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Old 12-17-2007, 12:10 PM   #1
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Help! chicken and smoked sausage gumbo

I've got a couple lbs of cooked chicken and another2-3 sliced
smoke sausage left over from a cater gig Friday. Thought I'd make
a simple and delicious gumbo for the poker boys tomorrow.

This is where you come in. This will be a big batch.
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Old 12-17-2007, 12:14 PM   #2
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Re: Help! chicken and smoked sausage gumbo

[quote="Captain Morgan"]I've got a couple lbs of cooked chicken and another2-3 sliced
smoke sausage left over from a cater gig Friday. Thought I'd make
a simple and delicious gumbo for the poker boys tomorrow.

This is where you come in. This will be a big batch.

Here:
Code:
*  1 cup oil
    * 1 cup flour
    * 2 large onions, chopped
    * 2 bell peppers, chopped
    * 4 ribs celery, chopped
    * 4 - 6 cloves garlic, minced
    * 4 quarts chicken stock
    * 2 bay leaves
    * 2 teaspoons Creole seasoning, or to taste
    * 1 teaspoon dried thyme leaves
    * Salt and freshly ground black pepper to taste
    * 1 large chicken (young hen preferred), cut into pieces
    * 2 pounds andouille or smoked sausage, cut into 1/2" pieces
    * 1 bunch scallions (green onions), tops only, chopped
    * 2/3 cup fresh chopped parsley
    * Filé powder to taste 



Season the chicken with salt, pepper and Creole seasoning and brown quickly. Brown the sausage, pour off fat and reserve meats.

In a large, heavy pot, heat the oil and cook the flour in the oil over medium to high heat (depending on your roux-making skill), stirring constantly, until the roux reaches a dark reddish-brown color, almost the color of coffee or milk chocolate for a Cajun-style roux. If you want to save time, or prefer a more New Orleans-style roux, cook it to a medium, peanut-butter color, over lower heat if you're nervous about burning it.

Add the vegetables and stir quickly. This cooks the vegetables and also stops the roux from cooking further. Continue to cook, stirring constantly, for about 4 minutes.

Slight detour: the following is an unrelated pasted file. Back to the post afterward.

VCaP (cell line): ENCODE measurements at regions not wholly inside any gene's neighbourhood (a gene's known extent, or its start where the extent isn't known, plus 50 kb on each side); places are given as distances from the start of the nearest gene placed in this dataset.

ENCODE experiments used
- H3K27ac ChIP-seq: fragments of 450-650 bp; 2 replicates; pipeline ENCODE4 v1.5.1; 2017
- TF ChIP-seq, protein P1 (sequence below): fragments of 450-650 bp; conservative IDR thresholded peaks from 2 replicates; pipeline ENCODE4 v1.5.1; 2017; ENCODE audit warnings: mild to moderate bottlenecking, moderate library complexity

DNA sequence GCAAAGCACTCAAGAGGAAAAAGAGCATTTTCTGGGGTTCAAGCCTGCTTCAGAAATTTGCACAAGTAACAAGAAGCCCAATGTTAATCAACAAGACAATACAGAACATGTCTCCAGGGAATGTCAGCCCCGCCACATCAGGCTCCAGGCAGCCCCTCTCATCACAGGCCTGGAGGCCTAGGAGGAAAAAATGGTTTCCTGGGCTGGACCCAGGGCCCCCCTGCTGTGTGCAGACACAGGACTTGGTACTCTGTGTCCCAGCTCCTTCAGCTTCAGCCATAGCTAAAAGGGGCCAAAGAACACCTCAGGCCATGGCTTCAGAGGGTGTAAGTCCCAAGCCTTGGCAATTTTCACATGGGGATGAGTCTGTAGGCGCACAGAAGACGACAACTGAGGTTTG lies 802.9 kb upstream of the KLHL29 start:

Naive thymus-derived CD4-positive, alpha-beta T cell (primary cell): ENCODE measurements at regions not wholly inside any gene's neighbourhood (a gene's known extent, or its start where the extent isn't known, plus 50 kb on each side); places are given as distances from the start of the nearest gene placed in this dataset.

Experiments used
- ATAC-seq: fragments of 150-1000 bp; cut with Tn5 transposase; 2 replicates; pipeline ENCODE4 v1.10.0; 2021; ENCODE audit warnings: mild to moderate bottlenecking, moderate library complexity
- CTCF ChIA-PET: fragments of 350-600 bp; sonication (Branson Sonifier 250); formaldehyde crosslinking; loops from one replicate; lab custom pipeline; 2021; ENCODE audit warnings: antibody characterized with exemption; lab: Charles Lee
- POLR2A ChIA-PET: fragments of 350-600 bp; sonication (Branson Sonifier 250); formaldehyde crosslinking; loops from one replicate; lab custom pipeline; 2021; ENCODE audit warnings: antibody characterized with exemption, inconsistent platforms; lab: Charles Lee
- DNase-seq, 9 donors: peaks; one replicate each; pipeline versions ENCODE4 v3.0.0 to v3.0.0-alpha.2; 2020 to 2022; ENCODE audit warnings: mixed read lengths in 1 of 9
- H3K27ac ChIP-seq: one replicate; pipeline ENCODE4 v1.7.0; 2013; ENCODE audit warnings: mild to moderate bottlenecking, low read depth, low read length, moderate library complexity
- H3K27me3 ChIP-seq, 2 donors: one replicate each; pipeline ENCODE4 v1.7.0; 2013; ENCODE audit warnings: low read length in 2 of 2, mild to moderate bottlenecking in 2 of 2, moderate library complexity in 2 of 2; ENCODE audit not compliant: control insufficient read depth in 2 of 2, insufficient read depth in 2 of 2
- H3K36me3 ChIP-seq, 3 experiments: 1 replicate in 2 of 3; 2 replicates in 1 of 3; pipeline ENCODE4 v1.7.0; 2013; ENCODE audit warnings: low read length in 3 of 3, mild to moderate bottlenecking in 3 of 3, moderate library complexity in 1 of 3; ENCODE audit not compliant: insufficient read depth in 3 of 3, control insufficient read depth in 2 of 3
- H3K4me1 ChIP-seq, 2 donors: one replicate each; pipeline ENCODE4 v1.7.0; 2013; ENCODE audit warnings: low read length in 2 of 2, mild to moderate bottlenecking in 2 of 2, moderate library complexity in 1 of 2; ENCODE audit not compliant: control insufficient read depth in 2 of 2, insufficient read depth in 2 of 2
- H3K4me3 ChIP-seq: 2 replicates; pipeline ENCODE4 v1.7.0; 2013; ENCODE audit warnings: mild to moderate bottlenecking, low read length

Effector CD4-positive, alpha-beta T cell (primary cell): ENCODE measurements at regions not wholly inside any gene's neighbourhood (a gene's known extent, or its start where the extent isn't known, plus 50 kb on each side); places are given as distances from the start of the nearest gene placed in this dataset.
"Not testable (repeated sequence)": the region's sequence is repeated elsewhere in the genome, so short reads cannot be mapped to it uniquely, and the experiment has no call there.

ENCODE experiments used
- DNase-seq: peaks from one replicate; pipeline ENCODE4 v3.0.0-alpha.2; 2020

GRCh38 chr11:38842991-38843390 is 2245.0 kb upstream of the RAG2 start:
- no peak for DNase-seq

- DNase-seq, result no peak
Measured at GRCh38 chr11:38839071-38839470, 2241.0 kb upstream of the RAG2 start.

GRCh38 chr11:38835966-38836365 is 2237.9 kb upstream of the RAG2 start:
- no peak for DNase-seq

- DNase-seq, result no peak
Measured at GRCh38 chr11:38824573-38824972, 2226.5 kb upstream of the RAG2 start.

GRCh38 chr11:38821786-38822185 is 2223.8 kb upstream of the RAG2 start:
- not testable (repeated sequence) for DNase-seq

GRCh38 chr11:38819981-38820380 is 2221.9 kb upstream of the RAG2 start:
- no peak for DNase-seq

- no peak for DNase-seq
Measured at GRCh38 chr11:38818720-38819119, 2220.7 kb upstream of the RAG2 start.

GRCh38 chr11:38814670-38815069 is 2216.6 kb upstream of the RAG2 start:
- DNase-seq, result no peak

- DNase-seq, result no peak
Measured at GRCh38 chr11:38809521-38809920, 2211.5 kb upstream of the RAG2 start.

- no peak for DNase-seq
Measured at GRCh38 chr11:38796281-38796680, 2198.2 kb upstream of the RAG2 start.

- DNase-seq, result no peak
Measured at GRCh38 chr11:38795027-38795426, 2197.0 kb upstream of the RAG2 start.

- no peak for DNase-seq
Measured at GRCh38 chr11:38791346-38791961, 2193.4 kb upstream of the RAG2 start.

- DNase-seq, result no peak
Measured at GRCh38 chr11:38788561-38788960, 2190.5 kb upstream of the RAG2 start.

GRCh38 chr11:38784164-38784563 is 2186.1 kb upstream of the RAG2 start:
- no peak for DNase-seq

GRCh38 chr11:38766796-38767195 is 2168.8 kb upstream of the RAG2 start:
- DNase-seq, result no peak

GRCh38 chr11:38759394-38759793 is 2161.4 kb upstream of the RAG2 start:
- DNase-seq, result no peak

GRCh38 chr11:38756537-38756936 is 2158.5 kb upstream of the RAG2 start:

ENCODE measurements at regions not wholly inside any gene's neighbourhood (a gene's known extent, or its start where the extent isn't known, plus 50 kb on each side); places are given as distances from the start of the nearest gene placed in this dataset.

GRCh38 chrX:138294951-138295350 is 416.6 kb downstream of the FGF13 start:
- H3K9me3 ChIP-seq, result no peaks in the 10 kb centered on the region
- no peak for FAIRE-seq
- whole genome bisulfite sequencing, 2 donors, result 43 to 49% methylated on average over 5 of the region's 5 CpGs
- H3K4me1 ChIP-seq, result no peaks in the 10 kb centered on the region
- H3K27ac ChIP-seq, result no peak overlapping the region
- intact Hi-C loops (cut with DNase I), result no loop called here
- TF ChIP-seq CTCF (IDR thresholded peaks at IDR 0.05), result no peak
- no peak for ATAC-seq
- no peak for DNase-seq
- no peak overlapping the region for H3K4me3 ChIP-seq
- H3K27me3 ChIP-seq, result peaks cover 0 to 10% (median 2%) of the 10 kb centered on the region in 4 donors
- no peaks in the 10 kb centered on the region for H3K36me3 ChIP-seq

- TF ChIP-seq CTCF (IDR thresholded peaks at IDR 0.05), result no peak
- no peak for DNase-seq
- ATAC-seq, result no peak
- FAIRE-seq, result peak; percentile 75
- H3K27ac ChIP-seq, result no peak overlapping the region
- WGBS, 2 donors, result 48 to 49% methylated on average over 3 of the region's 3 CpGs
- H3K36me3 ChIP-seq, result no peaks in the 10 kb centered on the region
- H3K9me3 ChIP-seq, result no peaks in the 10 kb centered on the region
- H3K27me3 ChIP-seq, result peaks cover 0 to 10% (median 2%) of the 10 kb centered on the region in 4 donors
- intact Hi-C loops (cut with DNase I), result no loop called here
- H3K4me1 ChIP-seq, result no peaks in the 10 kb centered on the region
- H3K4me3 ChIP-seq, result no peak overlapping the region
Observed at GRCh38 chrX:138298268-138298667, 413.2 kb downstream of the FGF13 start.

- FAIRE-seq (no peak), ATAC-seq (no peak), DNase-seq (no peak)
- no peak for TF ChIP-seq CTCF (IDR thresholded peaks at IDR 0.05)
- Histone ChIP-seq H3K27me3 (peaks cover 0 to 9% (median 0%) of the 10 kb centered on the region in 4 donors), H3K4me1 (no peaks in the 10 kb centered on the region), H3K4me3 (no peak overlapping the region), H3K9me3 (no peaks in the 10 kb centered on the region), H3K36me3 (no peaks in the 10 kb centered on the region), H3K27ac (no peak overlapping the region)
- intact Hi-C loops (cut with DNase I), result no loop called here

Add the stock, seasonings, chicken and sausage. Bring to a boil, then cook for about one hour, skimming fat off the top as needed.

Add the chopped scallion tops and parsley, and heat for 5 minutes. Serve over rice in large shallow bowls. Accompany with a good beer and lots of hot, crispy French bread.
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Old 12-17-2007, 12:17 PM   #3
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Sapo, where's the okra in that recipe???
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Old 12-17-2007, 12:25 PM   #4
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It doesn't have any.. some folks don't like it.. I eat it right off the bush.... Add some okra too Cap!!!
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Old 12-17-2007, 12:27 PM   #5
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thanks Sap, I can handle that....I've been watching some of the
many videos posted here on gumbo.

I may not be using the right term in gumbo...I don't want any
rice served with this, either mixed in (is that jambalaya)
or on the side or top.

also, I was thinking some sort of tomato would add flavor...does
that make it not gumbo? Is there a recipe with tomato sauce in it,
or is there a reason that's not added in your recipe.
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Old 12-17-2007, 12:45 PM   #6
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Quote: